What kind of writing and editing help do you need? Check out this menu of constructive tips to see if any of these situations apply:
(1) You're distraught over a supervisor's consistently voracious re-writing of your work. This post suggests alternatives that he/she might go for.
(2) You need to evaluate team members' writing and hold them accountable for improvement. This post includes a chart and recounts our success using it.
(3) You want to give feedback that supports writing growth. This real-life example demonstrates an alternative to tracking changes. (Also see No. 1 above and No. 6 below.)
(4) You're a solitary, introverted writer or editor coping with grief and could use a little understanding and even a bit of advice on managing the winter holidays.
(5) You get dinged for grammar, usage and style errors. This post describes how we trained a super-star proofreading team that finds mistakes most people miss.
(6) You want to step back from overly reactive small edits and keep the big picture in mind. This post lists eight questions that help you keep your eye on the ball.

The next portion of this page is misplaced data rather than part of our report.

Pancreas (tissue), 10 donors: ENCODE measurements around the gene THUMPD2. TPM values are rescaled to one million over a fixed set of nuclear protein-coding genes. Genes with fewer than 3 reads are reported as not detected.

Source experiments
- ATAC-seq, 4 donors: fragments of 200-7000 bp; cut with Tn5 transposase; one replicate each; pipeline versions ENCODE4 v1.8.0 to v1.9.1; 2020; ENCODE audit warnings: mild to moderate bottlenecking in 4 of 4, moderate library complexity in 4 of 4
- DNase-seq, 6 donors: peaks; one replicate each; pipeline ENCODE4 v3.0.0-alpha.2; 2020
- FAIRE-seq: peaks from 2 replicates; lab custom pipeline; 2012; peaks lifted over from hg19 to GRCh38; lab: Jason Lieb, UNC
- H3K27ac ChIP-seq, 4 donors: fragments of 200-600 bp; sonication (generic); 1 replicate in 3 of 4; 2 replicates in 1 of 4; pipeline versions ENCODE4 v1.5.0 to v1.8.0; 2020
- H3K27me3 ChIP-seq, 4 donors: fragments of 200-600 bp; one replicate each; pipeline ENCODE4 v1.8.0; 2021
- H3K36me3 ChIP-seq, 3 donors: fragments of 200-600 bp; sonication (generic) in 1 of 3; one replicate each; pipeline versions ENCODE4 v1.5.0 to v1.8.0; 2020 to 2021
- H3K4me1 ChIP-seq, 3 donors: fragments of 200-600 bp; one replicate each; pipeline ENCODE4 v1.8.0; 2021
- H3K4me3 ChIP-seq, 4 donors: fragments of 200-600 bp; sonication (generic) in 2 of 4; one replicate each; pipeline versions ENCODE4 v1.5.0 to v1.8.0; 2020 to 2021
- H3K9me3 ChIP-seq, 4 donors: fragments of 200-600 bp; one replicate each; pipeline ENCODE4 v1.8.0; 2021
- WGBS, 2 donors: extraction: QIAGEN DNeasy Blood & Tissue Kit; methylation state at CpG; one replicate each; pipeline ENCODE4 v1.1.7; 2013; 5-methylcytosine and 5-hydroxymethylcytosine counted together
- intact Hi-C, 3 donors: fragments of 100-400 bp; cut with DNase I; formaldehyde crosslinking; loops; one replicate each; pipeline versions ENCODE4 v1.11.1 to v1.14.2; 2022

(7) You want to start off a new account on a good writing foot or need to find out why a client appears to be irrationally unhappy with your team's writing. This post helps you begin creating a cheat sheet on your client's unconscious writing preferences.
(8) Your press release approval process takes too long and results in jargony mush. This post offers guidelines for assigning roles and responsibilities. Or check out Ragan.com's nicely abridged version, minus questions for writes/mediators.
(9) You sometimes freeze and can't get get anything good onto a blank page. This post suggests that you break a rule to break through the gridlock.
(10) You wonder why I agreed to blog, even though for years I said, "Nooooo."